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UMD AMSC 460 - UNIT 4: Part 2: Linear Systems of Equations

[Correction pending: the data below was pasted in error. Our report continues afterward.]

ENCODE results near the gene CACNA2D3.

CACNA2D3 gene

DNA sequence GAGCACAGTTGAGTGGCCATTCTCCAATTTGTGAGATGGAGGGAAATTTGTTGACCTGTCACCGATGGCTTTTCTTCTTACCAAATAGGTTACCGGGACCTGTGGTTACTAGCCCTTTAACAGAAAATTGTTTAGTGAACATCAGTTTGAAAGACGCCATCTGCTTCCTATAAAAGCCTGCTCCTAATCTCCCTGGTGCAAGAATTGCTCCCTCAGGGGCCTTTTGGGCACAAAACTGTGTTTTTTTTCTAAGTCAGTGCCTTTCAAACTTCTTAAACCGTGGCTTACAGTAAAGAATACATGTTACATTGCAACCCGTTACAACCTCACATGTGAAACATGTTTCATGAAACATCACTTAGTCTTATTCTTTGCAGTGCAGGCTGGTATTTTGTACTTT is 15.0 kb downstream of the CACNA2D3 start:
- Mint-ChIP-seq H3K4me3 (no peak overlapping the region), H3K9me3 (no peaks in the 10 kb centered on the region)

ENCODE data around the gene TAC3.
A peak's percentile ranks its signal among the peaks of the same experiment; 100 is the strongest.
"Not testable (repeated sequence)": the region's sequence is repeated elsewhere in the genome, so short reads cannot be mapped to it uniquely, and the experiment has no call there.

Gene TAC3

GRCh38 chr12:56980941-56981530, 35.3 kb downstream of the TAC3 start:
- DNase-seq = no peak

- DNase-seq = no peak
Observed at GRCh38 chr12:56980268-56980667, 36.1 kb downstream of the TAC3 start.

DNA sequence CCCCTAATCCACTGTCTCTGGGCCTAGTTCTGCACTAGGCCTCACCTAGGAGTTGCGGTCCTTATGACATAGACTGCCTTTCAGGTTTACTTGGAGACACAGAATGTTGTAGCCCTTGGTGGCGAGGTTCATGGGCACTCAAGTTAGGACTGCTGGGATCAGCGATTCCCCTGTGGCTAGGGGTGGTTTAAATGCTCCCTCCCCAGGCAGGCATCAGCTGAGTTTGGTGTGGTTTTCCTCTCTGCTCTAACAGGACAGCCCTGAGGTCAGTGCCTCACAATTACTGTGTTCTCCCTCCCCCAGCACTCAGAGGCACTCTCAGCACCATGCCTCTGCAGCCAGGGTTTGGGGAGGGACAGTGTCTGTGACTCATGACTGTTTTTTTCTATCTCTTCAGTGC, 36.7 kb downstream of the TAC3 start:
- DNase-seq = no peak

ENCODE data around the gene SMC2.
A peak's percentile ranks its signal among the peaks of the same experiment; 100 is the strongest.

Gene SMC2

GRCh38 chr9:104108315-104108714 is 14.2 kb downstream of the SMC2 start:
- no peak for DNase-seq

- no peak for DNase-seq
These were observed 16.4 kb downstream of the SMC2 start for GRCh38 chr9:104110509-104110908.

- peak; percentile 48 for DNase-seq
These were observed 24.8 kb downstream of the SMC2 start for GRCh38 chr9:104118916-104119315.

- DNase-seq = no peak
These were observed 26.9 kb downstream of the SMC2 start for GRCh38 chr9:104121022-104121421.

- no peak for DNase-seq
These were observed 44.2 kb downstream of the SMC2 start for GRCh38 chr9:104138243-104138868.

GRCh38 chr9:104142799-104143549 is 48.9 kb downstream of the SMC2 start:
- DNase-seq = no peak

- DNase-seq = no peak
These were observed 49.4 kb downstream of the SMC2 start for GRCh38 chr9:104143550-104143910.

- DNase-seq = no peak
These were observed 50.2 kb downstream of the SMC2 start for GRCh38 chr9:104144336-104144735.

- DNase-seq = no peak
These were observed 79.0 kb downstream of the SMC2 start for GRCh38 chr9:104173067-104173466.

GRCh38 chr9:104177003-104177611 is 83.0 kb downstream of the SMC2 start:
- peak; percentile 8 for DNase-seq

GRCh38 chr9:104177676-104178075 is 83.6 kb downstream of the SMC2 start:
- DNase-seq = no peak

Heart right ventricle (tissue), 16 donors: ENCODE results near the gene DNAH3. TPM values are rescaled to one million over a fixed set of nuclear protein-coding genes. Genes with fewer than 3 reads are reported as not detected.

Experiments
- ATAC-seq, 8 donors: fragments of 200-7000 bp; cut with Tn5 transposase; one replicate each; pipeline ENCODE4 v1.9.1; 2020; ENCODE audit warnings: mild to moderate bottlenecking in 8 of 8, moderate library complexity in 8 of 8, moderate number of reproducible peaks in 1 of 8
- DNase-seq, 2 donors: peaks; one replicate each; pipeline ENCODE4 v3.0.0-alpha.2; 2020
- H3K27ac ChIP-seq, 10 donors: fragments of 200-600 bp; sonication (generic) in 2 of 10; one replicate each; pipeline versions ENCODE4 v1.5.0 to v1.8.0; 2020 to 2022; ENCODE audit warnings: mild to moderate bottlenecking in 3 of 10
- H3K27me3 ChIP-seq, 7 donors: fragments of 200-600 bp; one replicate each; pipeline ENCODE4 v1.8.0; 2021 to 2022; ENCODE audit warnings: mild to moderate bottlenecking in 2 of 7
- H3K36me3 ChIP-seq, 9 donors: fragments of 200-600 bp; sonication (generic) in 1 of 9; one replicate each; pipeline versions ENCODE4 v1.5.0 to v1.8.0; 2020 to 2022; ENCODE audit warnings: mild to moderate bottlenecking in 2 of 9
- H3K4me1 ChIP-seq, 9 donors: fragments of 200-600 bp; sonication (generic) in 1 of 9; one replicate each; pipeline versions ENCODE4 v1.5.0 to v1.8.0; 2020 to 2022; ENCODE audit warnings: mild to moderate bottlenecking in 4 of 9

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AMSC/CMSC 460 Computational Methods, Fall 2007UNIT 4: Part 2: Linear Systems of EquationsDianne P. O’Learyc°2001, 2002, 2007Solution of Linear SystemsRead: Chapter 6. Skip: 6.2.The plan• Motivation• Strategy• Algorithms• AnalysisMotivationWhen are linear systems used?Notation:Ax = bA : n × n, x : n × 1, b : n × 1.Elements real or complex numbers.The problem is to find x, given A and b.Why study this problem?• Mathematical models frequently yield linear systems.• Linear systems are subproblems in– determining weights in numerical integration.– solving nonlinear equations (See Chapter 8.).– solving partial differential equations.– etc.1One large government lab reported that 75% of the calls to numerical softwarelibraries were calls to linear system solvers!Clearly, it is important to be able to solve linear systems quickly and accurately!Strategy• Exploit the structure of the problem.Example: If A has lots of zeros, we don’t want to replace them bynonzeros. []• Reduce the problem to one that has an obvious solution.• Choose algorithms that have reasonable costs.• Be able to evaluate the quality of our answer.One algorithm: Cramer’s ruleSuppose that we have 2 equations and 2 variables.x1=¯¯¯¯b1a12b2a22¯¯¯¯¯¯¯¯a11a12a21a22¯¯¯¯, x2=¯¯¯¯a11b1a21b2¯¯¯¯¯¯¯¯a11a12a21a22¯¯¯¯If we apply this algorithm to a problem withn = 20, it would take about 3 × 108years to solve it on a computer.Problems withn = several million are important in airline scheduling, stockmarket analysis, weather prediction, power plant safety, traffic analysis, etc.And Google searches make use of a matrix with size n ≈ 3.5 billion.Perhaps we should look for another algorithm....A second algorithm: use the matrix inverse2We can solveAx = bby multiplying both sides of the equation by A−1:A−1Ax = x = A−1b .Therefore, we can solve linear systems by multiplying the right-hand side b byA−1.This is aBAD idea. It is more expensive than the algorithms we will discuss (theLU factorization) and it generally computes an answer that has larger error.Whenever you see a matrix inverse in a formula,think “LU factorization”.Computing the inverse of a matrix is almost ALWAYS a bad idea!!!What problems are easy?2 examples.Example 1: Suppose A is diagonal.2 0 00 3 00 0 5x1x2x3=567Thenx =5/26/37/5[]Example 2: Suppose A is triangular2 0 01 3 02 1 5x1x2x3=27−1Then the first equation tells us that 2x1= 2, sox1= 1 .The second equation saysx1+ 3x2= 7 .Knowing that x1= 1, we see that 3x2= 7 − 1, sox2= 2 .3Now that we know x1and x2, the third equation tells us that5x3= −1 − 2x1− x2,sox3= −1 .So our solution isx =12−1[]Unquiz:Write two versions of the forward substitution algorithm for solving alower triangular system Lx = b.• In the first, use sdot.• In the second, use saxpy.Note that it is just as easy to solve upper triangular systemsA =× × ×0 × ×0 0 ×AlgorithmsThe LU factorization and Gauss EliminationIf we could always reduce our problem to triangular form, we would be finished!Our tool for this reduction is Gauss elimination and the related LU factorization.See powerpoint example.Can we always reduce a matrix to triangular form?Example:0 4 44 0 22 0 2x1x2x3=420with solution x = [1, 2, −1]T.Unquiz: Apply Gauss Elimination to this problem.[]4A complicationWe see that Gauss elimination breaks down if the pivot element (the maindiagonal element ajjat stage j is zero.What happens if it isnearly zero?Example:10−64 44 0 22 0 2x1x2x3=4 + 10−620with solution x = [1, 2, −1]T.Unquiz: Apply Gauss Elimination to this problem.The fixWe have trouble with Gauss Elimination if the pivot element is close to zero.How can we guarantee that this never happens?Note that we have one extra tool available to us: if we interchange two rows ofthe problem, we don’t change the answer:·1 23 4¸·x1x2¸=·56¸↔·3 41 2¸·x1x2¸=·65¸So, to keep out of trouble, we choose the pivot element at stage j to be thelargest magnitude element among those remaining in column j on or below themain diagonal.This algorithm is calledGauss Elimination with (column) pivoting.Unquiz: Try it on our example.0 4 44 0 22 0 2x1x2x3=420with solution x = [1, 2, −1]T.Implementation5We can implement this algorithm by• overwriting A with L and U.• keeping track of the pivot interchanges in an index array.Some things to know about Gauss Elimination• Operations count: n3/3 multiplications.• Matlab’sbackslash operator solves linear systems, using LU, withoutforming the inverse:x = A \ b;• Matlab also has an lu function that returns the L and U factors.[L,U] = lu(A);y = L \ b;x = U \ y;The matrix U is upper triangular, and L is a permutation of a lowertriangular matrix.• If you have k right-hand sides involving the same matrix, store them ascolumns in a matrix B of size n × k and then solve using, for exampleX = A \ B;or[L,U] = lu(A);for i=1:k,y = L \ B(:,i);X(:,i) = U \ y;endWhat about sparsity?If A has lots of zeros, we would like our algorithms to take advantage of this,and not to ruin the structure by introducing many nonzeros.If A is initialized as asparse matrix in Matlab, then backslash and the lualgorithm both try to preserve sparsity.6AnalysisHow good are our answers?Suppose we solve a linear system on the computer. How do we measure howgood our answer is?Due to round-off error, we probably do not compute the exact answer xtrue. Wewould like our computed x to be close to xtrue, but since xtrueis unknown, wecan’t measure the distance. Instead, we settle for computing a bound on thedistance.A motivating exampleExample 1: Suppose δ < .5 ∗ ǫmach.·δ 11 1¸·x1x2¸=·10¸If we solve this system without pivoting, we’ll get·δ 10 −1/δ¸·x1x2¸=·1−1/δ¸sox2= 1, x1= 0.The true solution isx =·−11−δ11−δ¸,so our answer is very bad. This is because we used anunstable algorithm: Gausselimination without pivoting.If we use pivoting, our answer improves: the linear system·δ 11 1¸·x1x2¸=·10¸is rewritten as·1 1δ 1¸·x1x2¸=·01¸so the elimination gives us·1 10 1¸·x1x2¸=·01¸sox2= 1, x1= −1 .7This is quite close to the true solution!In fact, we can calculate the residual, the remainder that we get when wesubstitute